This is great news that there is to be 5 billion extra for the NHS but I can't see at the minute where the money is coming from.


Child Benefit
posted by Andrew | 1612 BST | Send your comments

The increases in child benefit are particularly welcome because my wife is going to give up work soon to look after our son.


Energy welcome
posted by Andrew | 1604 BST | Send your comments

Tax incentives for greener energy is brilliant. Particularly good here in the south of England where congestion is awful. Good news.


Euro
posted by Andrew | 1550 BST | Send your comments

I'm not surprised at his reference to the euro and the UK being well within the Maastricht criteria, that's no great shock.

It's going to have to be addressed at some stage. I would be keen for more debate on it.

I think people will become more pro-euro now that it exists


Budget hopes
posted by Andrew | 1330 BST | Send your comments

I'm hoping there will be a big boost for the NHS, moving above what's already been hinted at.

But I hope Gordon Brown is going to be fair and open and it and doesn't just take the money from some other stealth tax.

I'm expecting a big boost for transport too, with more money for environmentally friendly public transport schemes and cycle routes.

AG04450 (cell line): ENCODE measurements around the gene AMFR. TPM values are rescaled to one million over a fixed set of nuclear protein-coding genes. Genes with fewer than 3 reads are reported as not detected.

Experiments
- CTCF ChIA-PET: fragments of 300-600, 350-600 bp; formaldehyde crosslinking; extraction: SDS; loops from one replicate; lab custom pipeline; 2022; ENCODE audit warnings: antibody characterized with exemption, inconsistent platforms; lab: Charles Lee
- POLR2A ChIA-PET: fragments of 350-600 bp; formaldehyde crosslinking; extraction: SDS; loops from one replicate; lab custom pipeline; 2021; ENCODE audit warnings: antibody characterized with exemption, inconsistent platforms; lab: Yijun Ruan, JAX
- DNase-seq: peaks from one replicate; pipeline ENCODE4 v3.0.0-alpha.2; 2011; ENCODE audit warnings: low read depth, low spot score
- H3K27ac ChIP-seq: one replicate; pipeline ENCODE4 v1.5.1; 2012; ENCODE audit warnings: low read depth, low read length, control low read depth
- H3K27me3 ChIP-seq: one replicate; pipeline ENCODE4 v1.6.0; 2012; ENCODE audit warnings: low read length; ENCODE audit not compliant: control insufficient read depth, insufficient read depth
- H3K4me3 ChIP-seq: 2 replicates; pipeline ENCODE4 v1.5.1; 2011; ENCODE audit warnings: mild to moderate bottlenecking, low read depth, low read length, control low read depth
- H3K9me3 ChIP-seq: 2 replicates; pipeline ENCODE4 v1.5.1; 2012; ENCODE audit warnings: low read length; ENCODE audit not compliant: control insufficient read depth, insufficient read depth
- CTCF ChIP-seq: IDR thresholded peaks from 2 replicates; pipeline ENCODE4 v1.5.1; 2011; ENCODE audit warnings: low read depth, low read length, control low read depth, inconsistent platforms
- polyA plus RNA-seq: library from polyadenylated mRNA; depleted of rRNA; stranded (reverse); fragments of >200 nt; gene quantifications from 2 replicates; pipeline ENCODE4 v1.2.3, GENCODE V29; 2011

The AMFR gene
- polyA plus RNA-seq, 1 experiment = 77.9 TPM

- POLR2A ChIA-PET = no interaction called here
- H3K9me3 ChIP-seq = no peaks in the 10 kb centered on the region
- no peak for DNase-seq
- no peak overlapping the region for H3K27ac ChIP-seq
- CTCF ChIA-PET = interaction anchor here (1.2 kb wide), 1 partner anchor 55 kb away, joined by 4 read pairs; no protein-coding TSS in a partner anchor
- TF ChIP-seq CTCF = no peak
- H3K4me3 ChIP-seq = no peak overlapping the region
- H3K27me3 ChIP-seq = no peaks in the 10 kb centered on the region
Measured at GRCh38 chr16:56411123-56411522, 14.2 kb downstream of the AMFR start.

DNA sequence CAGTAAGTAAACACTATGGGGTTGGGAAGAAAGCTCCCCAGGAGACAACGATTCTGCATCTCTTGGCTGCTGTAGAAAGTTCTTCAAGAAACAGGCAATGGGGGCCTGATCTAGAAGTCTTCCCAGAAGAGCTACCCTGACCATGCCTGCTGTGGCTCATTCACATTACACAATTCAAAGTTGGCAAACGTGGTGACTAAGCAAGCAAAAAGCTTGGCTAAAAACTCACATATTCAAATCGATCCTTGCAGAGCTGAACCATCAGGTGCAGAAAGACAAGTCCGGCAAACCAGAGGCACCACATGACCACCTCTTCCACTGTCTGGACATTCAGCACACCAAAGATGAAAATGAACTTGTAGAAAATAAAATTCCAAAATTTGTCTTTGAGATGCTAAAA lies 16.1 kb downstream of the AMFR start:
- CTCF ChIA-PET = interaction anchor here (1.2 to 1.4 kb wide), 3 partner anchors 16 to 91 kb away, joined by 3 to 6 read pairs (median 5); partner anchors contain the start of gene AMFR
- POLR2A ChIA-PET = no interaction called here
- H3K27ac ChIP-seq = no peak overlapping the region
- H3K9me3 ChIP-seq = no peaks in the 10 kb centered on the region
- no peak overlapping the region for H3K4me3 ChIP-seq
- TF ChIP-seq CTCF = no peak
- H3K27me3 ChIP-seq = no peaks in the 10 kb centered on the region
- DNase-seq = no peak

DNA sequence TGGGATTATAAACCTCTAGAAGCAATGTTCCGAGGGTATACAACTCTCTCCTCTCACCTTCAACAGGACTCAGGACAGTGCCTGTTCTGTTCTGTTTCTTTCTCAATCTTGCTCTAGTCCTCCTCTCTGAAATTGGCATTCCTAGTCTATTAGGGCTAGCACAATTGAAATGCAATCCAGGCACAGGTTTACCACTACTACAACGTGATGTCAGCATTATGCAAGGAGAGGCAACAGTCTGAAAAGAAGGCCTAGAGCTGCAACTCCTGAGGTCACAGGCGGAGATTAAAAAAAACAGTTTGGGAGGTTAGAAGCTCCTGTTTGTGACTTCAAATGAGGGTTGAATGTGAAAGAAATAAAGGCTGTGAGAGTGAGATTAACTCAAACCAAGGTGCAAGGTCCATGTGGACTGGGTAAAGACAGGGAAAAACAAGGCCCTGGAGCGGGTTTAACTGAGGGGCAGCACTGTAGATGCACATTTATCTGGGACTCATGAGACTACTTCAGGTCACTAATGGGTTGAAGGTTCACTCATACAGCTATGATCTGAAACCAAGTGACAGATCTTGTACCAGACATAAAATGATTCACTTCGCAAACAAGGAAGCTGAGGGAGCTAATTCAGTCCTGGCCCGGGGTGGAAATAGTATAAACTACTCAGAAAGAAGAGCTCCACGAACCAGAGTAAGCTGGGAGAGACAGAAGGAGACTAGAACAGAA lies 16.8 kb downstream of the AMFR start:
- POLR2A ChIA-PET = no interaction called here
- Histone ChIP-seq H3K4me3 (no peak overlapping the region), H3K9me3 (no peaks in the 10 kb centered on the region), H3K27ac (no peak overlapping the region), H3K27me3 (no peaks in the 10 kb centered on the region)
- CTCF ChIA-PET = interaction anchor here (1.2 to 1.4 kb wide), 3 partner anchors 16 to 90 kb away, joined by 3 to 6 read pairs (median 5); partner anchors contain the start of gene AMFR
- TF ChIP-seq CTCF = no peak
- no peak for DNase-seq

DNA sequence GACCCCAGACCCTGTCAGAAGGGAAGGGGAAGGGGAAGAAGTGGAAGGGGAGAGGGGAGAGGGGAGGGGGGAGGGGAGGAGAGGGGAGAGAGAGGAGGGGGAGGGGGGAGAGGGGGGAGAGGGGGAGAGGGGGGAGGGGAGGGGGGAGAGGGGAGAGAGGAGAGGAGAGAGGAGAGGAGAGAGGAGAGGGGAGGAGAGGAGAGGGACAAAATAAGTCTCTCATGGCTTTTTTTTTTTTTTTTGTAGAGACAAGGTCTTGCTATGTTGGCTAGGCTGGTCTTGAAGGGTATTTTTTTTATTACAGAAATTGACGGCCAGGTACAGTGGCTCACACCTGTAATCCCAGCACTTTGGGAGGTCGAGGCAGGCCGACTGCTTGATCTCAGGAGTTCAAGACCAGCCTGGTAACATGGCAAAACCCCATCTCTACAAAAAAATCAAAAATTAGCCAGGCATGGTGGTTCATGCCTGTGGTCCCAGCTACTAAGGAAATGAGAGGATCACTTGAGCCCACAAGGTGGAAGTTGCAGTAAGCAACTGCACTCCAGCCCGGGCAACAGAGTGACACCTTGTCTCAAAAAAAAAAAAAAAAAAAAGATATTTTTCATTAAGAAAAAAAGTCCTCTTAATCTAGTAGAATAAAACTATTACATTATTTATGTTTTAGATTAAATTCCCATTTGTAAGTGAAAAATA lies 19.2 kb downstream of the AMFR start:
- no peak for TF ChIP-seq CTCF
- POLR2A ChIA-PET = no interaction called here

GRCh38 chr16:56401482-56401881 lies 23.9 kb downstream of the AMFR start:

Your comments

I'm a medical student in Sheffield and therefore quite happy to hear that the long underfunded NHS is getting some of the money it needs and that the government plans to increase the number of doctors working for the health service - 15,000 more by 2008. My question is how? Presumably the majority of these doctors are supposed to come from medical schools in the UK and this will involve a hike in medical student numbers. But if universities barely got a mention in the Budget, where will the money to pay for all these extra medical students come from?
Sofia Amiruddin, UK


I would like to see better management within the health service

Peter Riley, UK
I am happy to see more going to the NHS, as are many others. However, I would like to see better management within the health service, more efficient processes and better use of resources together with substantial promotion of the benefits of a healthy lifestyle.
Peter Riley, UK

I have a number of friends who work within the NHS and work very hard at that. But it is very worrying when you hear them constantly complain about the number of people in the health service who are being paid for doing a job that isn't really necessary or are running around with their "clipboards" trying to look important.
Abigail Morris, England

Gordon Brown can throw as much money as he likes down the bottomless NHS pit. But it won't stop consultants cancelling appointments to be on the golf course or at their private clinic. Sort the rot out first then provide the money. I'm happy to pay more for real improvement.
Peter Rodwell, UK

As a higher-rate taxpayer, the hike in National Insurance payments is the thing I feel is unfair - I'd much rather have had a mechanism to let me opt-out of paying NI provided I paid the same amount into a private health policy.
David Moran, Scotland (but spends about 3 months/year in Australia)